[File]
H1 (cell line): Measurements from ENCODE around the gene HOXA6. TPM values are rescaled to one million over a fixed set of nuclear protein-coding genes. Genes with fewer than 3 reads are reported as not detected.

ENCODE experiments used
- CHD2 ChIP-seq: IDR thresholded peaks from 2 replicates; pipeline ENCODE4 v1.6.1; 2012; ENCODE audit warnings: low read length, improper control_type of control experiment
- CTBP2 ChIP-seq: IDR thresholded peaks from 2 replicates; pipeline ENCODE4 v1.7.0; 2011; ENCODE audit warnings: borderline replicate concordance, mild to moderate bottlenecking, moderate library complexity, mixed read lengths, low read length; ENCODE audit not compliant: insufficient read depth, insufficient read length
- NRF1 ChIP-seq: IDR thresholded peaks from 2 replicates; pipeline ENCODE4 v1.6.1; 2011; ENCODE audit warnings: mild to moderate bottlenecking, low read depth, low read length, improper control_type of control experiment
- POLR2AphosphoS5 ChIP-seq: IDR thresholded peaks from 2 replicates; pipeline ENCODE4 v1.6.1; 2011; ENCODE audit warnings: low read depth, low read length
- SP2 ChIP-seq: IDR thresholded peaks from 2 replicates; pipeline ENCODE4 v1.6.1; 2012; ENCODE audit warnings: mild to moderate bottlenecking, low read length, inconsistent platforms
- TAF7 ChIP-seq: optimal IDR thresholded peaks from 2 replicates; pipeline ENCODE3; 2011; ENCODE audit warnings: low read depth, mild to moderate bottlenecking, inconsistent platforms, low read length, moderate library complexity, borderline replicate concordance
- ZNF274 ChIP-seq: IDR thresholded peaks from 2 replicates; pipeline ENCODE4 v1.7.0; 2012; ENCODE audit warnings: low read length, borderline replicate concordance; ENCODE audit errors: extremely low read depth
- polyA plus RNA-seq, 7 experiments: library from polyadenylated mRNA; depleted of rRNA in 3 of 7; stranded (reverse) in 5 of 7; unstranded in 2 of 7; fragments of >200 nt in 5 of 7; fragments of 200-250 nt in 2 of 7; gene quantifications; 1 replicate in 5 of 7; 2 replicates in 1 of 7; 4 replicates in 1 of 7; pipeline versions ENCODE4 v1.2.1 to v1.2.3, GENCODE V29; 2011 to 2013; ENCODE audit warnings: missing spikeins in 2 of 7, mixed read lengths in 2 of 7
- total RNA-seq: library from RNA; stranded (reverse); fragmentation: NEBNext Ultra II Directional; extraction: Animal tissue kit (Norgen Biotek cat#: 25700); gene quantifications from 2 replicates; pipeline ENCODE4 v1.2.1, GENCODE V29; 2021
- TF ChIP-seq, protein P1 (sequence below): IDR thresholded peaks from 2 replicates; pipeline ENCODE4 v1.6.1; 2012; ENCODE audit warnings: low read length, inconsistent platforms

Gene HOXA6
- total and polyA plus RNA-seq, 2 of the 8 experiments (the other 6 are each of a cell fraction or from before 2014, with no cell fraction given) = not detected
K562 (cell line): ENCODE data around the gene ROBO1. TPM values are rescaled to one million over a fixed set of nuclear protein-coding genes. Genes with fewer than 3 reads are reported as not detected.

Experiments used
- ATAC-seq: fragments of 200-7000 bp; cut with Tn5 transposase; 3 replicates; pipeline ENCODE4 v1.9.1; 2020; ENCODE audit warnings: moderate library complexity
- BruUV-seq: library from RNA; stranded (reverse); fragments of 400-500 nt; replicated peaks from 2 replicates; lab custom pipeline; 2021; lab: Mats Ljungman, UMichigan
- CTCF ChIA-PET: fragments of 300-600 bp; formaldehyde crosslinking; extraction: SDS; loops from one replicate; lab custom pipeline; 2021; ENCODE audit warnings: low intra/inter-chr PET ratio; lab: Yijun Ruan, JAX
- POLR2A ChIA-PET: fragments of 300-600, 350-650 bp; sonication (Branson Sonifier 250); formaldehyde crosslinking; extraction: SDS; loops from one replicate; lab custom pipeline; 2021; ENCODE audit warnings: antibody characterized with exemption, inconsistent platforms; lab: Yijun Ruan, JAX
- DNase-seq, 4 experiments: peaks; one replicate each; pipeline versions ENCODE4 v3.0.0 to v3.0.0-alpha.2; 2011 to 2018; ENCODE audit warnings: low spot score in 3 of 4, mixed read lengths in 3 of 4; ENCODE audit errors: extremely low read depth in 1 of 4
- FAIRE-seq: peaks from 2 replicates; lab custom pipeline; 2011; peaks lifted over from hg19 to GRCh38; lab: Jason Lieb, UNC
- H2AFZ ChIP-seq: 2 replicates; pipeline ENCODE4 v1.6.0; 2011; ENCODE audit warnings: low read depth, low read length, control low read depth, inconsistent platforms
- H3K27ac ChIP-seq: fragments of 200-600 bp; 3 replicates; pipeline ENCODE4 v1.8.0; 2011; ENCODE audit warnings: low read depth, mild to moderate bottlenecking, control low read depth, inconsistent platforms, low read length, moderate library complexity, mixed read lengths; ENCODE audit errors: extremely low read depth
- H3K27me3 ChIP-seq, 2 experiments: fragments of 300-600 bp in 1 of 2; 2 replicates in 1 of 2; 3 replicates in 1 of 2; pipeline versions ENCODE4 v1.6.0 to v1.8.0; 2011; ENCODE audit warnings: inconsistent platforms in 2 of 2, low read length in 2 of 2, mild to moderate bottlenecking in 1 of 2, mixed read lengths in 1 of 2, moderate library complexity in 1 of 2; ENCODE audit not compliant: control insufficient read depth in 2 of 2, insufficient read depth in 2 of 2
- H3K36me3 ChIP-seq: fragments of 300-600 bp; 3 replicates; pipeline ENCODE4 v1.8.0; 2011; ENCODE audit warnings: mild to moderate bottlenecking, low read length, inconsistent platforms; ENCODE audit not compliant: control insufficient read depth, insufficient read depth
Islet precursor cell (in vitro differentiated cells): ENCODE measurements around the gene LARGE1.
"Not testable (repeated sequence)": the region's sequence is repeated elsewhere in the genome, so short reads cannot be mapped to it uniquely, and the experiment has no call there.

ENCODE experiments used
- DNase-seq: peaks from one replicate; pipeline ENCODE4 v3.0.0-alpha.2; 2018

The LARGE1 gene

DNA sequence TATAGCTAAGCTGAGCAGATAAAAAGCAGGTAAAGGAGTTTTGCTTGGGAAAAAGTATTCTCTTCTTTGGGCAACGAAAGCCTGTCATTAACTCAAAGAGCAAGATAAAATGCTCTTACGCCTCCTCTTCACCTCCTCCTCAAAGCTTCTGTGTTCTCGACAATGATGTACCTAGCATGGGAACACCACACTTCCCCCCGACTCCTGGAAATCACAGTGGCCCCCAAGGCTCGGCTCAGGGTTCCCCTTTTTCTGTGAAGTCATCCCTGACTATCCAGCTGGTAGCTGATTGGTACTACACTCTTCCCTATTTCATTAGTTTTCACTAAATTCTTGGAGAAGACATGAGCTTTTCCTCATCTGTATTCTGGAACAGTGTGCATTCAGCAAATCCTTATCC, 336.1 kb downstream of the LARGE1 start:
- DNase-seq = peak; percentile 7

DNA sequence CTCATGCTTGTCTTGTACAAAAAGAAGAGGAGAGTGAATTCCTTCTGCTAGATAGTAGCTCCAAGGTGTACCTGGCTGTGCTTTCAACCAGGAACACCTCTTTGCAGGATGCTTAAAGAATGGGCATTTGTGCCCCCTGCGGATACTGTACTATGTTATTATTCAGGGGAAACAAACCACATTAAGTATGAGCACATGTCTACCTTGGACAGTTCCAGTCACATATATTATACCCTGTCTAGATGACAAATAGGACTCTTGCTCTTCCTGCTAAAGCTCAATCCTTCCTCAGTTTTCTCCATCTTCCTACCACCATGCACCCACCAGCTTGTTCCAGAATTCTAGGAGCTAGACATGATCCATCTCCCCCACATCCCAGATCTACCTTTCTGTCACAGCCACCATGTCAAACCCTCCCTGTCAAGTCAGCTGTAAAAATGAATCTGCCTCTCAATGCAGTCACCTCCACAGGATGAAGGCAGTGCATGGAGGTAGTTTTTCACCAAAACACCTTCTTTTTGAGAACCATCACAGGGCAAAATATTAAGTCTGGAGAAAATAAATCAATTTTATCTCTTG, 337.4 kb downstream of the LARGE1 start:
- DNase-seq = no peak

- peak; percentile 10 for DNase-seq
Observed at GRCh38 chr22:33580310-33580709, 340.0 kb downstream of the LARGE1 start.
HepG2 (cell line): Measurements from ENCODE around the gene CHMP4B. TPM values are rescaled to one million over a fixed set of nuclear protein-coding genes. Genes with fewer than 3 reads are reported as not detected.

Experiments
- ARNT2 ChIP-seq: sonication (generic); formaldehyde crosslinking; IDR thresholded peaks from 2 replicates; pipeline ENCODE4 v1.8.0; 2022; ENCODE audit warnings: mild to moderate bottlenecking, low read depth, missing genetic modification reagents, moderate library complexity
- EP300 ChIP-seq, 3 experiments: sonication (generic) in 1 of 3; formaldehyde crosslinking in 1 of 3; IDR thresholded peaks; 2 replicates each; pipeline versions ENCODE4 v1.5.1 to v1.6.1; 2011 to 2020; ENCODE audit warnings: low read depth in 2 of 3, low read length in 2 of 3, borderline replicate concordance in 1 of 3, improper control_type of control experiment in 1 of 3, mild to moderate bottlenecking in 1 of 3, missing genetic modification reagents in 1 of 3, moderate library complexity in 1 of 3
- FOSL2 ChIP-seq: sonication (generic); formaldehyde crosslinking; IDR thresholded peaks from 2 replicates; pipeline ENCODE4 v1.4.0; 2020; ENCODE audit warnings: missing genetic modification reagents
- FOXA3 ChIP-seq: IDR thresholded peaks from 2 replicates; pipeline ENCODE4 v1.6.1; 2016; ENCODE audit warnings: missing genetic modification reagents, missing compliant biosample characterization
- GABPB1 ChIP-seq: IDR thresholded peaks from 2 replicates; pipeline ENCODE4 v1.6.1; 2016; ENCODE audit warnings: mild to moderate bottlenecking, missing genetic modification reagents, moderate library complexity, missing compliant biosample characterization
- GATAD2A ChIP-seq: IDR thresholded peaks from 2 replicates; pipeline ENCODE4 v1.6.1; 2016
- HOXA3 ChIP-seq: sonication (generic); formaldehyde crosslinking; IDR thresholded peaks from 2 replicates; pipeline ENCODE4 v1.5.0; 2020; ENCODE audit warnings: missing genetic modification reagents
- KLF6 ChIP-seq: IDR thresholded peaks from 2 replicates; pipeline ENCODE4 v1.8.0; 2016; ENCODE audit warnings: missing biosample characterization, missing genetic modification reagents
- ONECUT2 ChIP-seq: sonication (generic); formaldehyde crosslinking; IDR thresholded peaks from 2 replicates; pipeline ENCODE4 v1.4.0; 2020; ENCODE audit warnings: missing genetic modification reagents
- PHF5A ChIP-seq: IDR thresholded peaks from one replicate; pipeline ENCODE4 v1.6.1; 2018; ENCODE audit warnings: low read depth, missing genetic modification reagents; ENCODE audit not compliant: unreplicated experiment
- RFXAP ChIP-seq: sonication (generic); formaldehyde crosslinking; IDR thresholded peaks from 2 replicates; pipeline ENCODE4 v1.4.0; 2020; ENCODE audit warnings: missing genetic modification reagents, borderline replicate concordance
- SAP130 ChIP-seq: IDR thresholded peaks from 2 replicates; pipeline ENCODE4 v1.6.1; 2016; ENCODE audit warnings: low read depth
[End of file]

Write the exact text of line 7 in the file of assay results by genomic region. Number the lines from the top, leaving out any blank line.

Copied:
- SP2 ChIP-seq: IDR thresholded peaks from 2 replicates; pipeline ENCODE4 v1.6.1; 2012; ENCODE audit warnings: mild to moderate bottlenecking, low read length, inconsistent platforms